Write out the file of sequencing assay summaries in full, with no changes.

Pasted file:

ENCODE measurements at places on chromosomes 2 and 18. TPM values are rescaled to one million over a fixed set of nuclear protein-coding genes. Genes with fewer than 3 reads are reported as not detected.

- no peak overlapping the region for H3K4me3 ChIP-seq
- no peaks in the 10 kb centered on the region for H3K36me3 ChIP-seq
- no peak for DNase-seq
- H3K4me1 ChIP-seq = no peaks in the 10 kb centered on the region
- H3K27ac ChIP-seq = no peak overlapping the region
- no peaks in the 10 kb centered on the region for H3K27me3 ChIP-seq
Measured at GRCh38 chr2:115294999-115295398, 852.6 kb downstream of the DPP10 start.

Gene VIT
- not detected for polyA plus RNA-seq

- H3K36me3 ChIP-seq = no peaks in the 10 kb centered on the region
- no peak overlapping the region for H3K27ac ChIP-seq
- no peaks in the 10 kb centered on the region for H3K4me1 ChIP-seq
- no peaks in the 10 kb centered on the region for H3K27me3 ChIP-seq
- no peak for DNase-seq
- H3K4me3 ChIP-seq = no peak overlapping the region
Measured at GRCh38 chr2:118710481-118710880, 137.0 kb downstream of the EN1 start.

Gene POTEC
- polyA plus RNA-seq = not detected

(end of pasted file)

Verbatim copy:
ENCODE measurements at places on chromosomes 2 and 18. TPM values are rescaled to one million over a fixed set of nuclear protein-coding genes. Genes with fewer than 3 reads are reported as not detected.

- no peak overlapping the region for H3K4me3 ChIP-seq
- no peaks in the 10 kb centered on the region for H3K36me3 ChIP-seq
- no peak for DNase-seq
- H3K4me1 ChIP-seq = no peaks in the 10 kb centered on the region
- H3K27ac ChIP-seq = no peak overlapping the region
- no peaks in the 10 kb centered on the region for H3K27me3 ChIP-seq
Measured at GRCh38 chr2:115294999-115295398, 852.6 kb downstream of the DPP10 start.

Gene VIT
- not detected for polyA plus RNA-seq

- H3K36me3 ChIP-seq = no peaks in the 10 kb centered on the region
- no peak overlapping the region for H3K27ac ChIP-seq
- no peaks in the 10 kb centered on the region for H3K4me1 ChIP-seq
- no peaks in the 10 kb centered on the region for H3K27me3 ChIP-seq
- no peak for DNase-seq
- H3K4me3 ChIP-seq = no peak overlapping the region
Measured at GRCh38 chr2:118710481-118710880, 137.0 kb downstream of the EN1 start.

Gene POTEC
- polyA plus RNA-seq = not detected